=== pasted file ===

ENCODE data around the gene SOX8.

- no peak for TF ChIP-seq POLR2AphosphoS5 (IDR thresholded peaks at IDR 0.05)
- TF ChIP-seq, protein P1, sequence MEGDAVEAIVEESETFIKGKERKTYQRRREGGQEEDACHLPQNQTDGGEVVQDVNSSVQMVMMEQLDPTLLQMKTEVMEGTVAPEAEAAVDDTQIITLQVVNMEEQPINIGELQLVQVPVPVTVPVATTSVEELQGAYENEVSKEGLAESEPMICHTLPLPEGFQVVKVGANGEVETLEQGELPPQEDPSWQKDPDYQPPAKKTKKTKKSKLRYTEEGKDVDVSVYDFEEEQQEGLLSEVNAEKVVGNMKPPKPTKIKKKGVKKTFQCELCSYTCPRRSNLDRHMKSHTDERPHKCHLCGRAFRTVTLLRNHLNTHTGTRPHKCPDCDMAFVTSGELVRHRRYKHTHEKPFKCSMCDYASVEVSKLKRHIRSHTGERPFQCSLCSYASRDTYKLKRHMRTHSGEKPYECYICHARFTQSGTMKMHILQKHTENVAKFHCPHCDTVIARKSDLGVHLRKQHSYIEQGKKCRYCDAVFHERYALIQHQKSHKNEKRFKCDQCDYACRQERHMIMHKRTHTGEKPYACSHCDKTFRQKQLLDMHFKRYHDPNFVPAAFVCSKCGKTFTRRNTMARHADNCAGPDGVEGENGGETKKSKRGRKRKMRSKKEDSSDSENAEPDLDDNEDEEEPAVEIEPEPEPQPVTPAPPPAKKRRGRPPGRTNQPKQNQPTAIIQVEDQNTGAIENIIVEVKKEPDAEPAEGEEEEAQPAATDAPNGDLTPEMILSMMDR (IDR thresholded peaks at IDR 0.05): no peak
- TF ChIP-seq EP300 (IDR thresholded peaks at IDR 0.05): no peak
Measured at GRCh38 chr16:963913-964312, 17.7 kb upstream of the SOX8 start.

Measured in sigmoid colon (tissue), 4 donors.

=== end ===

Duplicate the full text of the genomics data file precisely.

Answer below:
ENCODE data around the gene SOX8.

- no peak for TF ChIP-seq POLR2AphosphoS5 (IDR thresholded peaks at IDR 0.05)
- TF ChIP-seq, protein P1, sequence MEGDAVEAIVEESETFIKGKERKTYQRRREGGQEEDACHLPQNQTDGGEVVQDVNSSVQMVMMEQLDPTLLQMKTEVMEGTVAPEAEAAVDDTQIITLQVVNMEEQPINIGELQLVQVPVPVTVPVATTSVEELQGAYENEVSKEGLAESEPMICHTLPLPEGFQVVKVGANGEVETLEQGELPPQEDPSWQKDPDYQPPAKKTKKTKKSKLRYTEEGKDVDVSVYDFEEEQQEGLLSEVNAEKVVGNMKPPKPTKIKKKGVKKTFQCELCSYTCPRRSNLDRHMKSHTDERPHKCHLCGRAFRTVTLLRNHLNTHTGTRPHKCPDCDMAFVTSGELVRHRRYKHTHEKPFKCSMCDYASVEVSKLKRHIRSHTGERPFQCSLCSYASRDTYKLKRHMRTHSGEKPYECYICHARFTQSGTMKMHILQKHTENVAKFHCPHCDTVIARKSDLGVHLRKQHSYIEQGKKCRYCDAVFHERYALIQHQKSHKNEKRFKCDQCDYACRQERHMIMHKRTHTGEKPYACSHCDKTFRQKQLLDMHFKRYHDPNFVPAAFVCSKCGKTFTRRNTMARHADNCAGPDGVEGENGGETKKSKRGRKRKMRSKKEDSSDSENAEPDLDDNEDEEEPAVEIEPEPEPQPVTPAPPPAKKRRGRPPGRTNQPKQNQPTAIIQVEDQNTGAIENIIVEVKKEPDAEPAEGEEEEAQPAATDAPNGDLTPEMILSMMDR (IDR thresholded peaks at IDR 0.05): no peak
- TF ChIP-seq EP300 (IDR thresholded peaks at IDR 0.05): no peak
Measured at GRCh38 chr16:963913-964312, 17.7 kb upstream of the SOX8 start.

Measured in sigmoid colon (tissue), 4 donors.